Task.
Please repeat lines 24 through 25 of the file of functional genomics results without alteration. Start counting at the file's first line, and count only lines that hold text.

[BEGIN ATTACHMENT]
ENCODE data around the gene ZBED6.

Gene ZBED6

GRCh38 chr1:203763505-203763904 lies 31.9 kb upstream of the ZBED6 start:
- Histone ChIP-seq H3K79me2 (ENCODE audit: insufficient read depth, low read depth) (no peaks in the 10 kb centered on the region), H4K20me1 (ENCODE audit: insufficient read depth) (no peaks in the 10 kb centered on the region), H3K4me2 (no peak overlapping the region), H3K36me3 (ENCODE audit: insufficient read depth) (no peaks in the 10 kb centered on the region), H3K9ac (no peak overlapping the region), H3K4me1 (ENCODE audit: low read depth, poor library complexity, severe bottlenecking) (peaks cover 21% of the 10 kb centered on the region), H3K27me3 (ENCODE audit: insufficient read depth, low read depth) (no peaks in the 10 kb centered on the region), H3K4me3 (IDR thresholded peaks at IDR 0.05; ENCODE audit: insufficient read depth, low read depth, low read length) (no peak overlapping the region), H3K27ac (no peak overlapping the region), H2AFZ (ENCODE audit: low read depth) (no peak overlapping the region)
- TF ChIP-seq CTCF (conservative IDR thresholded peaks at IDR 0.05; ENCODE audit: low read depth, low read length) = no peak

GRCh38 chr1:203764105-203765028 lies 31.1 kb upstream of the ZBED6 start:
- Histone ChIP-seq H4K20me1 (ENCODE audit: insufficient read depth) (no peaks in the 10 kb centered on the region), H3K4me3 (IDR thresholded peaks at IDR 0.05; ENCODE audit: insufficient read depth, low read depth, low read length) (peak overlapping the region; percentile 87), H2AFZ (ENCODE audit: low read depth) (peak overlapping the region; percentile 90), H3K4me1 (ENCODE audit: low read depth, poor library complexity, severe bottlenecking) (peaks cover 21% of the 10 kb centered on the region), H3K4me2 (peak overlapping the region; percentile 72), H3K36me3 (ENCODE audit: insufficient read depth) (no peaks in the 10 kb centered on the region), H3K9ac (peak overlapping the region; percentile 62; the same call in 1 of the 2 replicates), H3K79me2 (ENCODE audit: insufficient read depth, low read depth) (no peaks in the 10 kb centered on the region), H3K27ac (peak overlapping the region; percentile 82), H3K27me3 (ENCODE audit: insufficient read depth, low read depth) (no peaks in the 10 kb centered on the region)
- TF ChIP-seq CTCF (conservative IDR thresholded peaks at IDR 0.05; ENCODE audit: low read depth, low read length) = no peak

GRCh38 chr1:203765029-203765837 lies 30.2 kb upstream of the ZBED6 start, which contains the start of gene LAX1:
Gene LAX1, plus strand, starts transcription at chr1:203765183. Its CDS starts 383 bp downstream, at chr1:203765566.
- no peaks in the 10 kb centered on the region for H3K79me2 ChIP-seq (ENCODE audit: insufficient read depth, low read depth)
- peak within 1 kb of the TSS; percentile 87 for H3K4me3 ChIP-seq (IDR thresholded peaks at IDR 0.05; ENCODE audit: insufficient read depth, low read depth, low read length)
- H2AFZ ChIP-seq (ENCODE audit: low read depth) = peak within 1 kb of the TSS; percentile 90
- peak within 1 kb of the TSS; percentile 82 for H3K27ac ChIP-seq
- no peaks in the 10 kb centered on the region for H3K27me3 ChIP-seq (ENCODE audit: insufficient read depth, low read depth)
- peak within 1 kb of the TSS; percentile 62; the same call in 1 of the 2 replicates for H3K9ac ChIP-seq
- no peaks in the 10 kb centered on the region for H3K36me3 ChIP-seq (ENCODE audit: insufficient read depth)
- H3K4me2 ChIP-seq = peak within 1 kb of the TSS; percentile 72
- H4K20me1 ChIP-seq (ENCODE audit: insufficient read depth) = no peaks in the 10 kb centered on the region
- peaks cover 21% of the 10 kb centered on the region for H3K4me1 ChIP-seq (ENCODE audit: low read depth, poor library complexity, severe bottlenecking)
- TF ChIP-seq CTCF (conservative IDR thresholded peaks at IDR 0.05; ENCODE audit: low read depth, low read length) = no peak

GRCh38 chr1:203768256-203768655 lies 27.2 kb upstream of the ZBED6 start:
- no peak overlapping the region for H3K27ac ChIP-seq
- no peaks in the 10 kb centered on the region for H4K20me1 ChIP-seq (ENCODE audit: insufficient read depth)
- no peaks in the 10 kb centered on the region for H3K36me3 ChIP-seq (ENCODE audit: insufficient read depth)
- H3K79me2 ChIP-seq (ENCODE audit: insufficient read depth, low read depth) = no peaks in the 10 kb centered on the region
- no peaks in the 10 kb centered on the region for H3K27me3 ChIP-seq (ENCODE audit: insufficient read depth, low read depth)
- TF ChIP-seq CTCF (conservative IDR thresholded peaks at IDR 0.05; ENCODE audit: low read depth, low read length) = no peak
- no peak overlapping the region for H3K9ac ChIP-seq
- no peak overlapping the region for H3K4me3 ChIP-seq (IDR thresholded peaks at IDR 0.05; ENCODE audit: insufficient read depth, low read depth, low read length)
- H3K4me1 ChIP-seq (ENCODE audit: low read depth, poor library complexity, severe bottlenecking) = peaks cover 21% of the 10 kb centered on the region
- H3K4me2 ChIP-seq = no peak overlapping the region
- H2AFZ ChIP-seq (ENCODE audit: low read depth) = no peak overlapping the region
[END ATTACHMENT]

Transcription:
- no peaks in the 10 kb centered on the region for H4K20me1 ChIP-seq (ENCODE audit: insufficient read depth)
- no peaks in the 10 kb centered on the region for H3K36me3 ChIP-seq (ENCODE audit: insufficient read depth)